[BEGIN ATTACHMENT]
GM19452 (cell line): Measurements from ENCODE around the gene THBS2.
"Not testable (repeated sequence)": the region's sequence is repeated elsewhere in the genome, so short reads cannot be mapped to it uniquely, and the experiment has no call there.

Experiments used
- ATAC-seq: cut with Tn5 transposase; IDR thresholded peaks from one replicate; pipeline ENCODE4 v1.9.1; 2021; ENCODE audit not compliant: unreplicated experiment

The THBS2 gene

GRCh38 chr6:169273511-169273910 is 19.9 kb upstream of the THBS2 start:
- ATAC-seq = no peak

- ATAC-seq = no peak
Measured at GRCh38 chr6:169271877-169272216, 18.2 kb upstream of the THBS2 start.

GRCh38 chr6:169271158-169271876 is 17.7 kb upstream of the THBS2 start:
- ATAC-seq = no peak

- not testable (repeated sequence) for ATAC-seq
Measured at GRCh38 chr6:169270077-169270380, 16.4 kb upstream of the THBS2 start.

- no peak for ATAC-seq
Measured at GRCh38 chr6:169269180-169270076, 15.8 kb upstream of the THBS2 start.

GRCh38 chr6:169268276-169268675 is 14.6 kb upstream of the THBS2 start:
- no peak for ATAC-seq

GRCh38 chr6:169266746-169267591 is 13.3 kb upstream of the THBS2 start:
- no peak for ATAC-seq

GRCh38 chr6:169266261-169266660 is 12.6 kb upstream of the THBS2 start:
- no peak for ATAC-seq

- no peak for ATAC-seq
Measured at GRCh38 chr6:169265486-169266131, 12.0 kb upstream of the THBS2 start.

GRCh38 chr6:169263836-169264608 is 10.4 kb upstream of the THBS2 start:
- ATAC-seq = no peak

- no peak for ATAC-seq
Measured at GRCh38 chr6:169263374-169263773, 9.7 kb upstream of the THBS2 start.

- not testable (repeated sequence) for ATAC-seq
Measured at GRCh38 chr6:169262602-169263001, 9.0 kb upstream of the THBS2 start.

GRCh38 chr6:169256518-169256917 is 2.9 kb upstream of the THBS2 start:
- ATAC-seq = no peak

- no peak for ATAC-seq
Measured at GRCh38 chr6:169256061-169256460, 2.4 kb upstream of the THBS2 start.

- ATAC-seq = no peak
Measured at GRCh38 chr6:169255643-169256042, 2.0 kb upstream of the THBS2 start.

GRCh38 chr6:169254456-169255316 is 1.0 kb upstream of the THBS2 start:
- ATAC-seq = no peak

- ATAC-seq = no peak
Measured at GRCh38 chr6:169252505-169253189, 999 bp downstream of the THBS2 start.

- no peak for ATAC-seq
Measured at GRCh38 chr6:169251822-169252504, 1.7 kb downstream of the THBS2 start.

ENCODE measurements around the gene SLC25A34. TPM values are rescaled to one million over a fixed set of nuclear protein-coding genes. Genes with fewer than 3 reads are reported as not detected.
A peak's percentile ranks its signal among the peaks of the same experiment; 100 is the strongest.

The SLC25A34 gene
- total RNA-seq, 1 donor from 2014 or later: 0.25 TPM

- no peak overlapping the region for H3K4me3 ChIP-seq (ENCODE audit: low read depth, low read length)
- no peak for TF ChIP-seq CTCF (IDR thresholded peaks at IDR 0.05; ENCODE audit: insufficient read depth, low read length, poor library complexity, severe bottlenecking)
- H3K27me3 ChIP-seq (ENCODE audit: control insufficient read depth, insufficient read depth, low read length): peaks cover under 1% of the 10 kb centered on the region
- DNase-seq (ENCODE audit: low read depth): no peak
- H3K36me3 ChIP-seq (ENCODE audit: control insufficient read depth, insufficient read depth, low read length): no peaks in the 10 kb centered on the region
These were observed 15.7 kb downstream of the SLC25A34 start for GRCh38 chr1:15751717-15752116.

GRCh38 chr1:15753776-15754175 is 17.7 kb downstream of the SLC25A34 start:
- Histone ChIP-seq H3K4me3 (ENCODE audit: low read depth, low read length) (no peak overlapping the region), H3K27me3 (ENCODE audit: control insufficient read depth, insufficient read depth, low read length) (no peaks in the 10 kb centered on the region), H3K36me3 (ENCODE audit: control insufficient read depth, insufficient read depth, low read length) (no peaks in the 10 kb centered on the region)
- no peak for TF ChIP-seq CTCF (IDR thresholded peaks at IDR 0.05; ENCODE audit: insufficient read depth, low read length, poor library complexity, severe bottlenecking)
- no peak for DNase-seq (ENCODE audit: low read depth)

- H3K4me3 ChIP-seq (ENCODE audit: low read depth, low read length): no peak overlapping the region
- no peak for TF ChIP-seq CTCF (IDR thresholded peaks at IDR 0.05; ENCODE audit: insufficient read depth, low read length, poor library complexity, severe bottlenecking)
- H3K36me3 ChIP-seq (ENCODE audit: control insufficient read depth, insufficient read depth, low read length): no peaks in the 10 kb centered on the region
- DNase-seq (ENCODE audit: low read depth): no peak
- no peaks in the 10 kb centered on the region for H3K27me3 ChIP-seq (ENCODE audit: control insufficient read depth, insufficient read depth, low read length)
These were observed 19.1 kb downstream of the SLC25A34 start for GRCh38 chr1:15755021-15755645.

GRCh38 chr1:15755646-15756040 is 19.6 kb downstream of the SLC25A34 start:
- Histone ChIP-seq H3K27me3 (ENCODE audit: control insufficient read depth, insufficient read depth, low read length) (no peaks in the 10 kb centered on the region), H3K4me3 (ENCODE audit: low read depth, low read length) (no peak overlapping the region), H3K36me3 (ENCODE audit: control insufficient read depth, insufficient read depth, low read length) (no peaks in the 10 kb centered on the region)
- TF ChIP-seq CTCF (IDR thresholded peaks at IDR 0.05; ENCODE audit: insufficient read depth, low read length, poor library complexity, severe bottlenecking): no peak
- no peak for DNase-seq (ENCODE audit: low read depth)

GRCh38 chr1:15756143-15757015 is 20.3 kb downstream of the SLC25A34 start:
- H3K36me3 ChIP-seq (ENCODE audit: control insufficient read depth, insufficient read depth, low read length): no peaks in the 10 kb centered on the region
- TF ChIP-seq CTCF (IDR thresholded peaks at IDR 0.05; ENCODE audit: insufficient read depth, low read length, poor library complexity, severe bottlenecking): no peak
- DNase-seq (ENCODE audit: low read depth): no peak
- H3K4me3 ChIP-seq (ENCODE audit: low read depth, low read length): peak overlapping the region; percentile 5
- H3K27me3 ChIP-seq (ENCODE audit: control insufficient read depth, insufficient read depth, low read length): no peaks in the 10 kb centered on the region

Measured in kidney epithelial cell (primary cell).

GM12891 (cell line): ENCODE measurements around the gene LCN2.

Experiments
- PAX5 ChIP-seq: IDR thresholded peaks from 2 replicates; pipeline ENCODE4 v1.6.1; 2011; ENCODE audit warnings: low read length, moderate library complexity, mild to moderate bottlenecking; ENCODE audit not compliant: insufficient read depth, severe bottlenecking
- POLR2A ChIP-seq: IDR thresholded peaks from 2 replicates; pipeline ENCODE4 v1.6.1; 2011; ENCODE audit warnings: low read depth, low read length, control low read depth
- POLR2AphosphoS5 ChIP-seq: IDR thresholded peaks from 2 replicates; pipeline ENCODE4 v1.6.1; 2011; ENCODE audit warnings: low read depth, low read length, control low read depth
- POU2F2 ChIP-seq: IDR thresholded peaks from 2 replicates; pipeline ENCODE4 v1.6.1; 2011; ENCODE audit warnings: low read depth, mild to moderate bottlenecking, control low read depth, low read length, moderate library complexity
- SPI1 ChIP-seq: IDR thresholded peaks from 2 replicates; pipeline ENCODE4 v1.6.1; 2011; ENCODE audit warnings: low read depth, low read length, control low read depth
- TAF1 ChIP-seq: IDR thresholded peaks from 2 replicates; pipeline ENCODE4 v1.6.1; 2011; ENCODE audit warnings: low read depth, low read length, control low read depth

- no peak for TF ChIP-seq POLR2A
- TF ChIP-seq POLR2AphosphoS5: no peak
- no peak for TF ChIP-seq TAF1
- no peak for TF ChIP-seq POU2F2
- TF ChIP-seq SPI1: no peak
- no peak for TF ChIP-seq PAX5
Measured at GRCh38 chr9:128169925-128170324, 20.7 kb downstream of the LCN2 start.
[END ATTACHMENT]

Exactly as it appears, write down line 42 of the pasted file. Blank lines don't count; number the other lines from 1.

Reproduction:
ENCODE measurements around the gene SLC25A34. TPM values are rescaled to one million over a fixed set of nuclear protein-coding genes. Genes with fewer than 3 reads are reported as not detected.